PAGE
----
“I am never driven. Every film I’ve made has been an assignment.” —Alain Resnais
In the 1950s, Alain Resnais and Chris Marker ran in the same circles as the French New Wave — Godard, Truffaut, Varda — but as part of the Left Bank Cinema Movement they made more politically charged films, decidedly alienating their work from the entertainment industry. Their short film, Statues Also Die (1953), later to be described by the famed film critic Jonathan Rosenbaum as “a combination of speculative art history, precise journalism, and a grim meditation on the various places and functions Africa and its separate cultures have assumed within white civilization,” was originally censored for 15 years because of its firm anticolonial stance.
Nowadays, though Statues Also Die is no longer censored or banned, public screenings are perhaps just as rare due to their antiquity. Rosenbaum wrote an article specifically about Statues Also Die amidst an extensive 2009 Resnais retrospective that screenings are “so rare that if you come across it in any venue […] you should drop everything to go and see it.” Not only has the preservation of this film been a delicate process, but we must also remember that theaters everywhere are throwing out their 35mm projectors for new DCP (Digital Cinema Package) formats. (I’m reminded of the Indiana Jones Trilogy VHS set I have at home, but without a VCR… or a TV.)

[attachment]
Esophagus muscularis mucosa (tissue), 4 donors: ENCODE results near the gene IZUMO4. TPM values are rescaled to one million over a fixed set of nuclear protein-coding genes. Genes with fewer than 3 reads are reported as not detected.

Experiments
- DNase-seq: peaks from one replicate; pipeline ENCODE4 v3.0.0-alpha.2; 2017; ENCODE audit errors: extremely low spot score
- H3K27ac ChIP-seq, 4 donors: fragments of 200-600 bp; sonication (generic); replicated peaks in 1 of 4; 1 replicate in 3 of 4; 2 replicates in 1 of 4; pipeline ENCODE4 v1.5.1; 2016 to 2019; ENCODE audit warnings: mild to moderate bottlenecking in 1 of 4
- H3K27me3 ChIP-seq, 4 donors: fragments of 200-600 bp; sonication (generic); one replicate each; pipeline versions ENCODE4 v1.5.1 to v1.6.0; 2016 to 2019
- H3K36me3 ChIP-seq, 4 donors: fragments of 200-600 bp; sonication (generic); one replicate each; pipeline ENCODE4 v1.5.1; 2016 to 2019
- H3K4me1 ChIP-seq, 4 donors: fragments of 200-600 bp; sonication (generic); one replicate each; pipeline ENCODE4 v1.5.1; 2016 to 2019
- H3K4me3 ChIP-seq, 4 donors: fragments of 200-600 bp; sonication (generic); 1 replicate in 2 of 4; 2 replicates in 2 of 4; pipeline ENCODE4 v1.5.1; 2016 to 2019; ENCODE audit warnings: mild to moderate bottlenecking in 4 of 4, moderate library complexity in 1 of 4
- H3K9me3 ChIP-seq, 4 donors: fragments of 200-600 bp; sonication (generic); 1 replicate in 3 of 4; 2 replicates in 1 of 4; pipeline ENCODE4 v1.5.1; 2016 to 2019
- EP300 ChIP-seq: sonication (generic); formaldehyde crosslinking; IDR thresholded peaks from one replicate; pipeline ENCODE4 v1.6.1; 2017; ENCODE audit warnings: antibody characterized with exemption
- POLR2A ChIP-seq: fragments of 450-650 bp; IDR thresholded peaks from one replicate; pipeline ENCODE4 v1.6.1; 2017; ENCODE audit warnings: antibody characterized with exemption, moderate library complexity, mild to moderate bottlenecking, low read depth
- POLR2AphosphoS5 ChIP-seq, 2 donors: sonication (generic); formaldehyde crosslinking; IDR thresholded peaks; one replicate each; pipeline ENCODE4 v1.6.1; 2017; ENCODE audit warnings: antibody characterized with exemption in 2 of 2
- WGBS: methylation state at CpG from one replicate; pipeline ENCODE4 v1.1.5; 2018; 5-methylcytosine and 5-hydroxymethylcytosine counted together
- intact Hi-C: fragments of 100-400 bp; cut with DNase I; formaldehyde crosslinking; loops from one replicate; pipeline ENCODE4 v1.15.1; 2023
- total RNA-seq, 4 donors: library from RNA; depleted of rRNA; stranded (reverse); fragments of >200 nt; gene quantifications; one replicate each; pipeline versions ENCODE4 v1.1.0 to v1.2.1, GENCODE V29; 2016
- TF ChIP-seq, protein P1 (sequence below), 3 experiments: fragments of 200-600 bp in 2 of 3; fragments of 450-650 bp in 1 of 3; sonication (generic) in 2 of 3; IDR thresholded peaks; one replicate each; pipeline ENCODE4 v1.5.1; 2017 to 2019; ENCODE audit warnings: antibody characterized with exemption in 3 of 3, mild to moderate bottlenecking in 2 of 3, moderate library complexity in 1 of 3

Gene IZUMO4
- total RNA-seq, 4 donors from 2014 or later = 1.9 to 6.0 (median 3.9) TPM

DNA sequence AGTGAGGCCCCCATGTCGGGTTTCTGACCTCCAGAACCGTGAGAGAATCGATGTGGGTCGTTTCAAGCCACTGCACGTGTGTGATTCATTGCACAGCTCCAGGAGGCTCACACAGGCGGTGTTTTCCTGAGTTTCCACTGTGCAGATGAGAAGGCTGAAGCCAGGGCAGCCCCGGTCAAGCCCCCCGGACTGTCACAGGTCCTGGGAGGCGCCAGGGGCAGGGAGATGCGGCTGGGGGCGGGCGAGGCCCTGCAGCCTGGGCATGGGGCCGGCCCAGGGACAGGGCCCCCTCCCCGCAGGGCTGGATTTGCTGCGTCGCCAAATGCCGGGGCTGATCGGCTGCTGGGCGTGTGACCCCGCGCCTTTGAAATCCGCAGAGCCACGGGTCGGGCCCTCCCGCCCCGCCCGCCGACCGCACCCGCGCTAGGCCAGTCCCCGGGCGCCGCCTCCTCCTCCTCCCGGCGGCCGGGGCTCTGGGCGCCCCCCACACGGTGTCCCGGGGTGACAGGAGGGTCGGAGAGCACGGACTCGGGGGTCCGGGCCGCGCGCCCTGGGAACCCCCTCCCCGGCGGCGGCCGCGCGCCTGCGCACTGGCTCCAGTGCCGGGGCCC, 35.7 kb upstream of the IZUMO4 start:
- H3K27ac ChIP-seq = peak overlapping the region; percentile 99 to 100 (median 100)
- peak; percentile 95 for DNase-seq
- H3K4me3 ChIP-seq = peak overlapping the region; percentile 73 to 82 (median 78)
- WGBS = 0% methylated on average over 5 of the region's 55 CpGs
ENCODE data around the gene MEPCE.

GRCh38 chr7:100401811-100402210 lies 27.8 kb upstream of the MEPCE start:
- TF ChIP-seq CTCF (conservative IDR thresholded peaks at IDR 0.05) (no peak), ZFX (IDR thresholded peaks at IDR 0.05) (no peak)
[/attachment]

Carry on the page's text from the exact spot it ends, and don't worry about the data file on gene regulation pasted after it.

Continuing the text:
It should be noted as well that on March 1, 2014, just after his 50th film Life of Riley (2014) won the Alfred Bauer Prize at the Berlin International Film Festival for “opening new perspectives in cinematic art,” Alain Resnais died at the age of 91. His death came a year and a half after Statues’ co-director Chris Marker’s in July 2012. Together, they contributed more than 1oo films to movie history including Night and Fog (Resnais 1955), Hiroshima mon amour (Resnais 1959), Le Jetée (Marker 1962), and Sans Soleil (1983).
As part of A Riff on the Rif: In the Spirit of the Cinematheque Tangier, the Walker Cinema will be screening a short film series on Saturday March 29 called Censorship in Colonial France: Returning the Gaze. The program starts with the aforementioned super rare 35mm print of Statues Also Die, followed directly by a digital screening of René Vautier’s Afrique 50 — another French anticolonialism film which suffered a 40-year ban and for which the director was sentenced to a year in prison.
Additionally, the films will be followed by a short documentary/interview with the director René Vautier called Sand and Blood, and Associate Professor Joёlle Vitiello of Macalester College will be introducing the films. The Walker Cinema is one of the last places in the Twin Cities with both 35mm and DCP technology. Come join us for this once-in-a-lifetime occasion.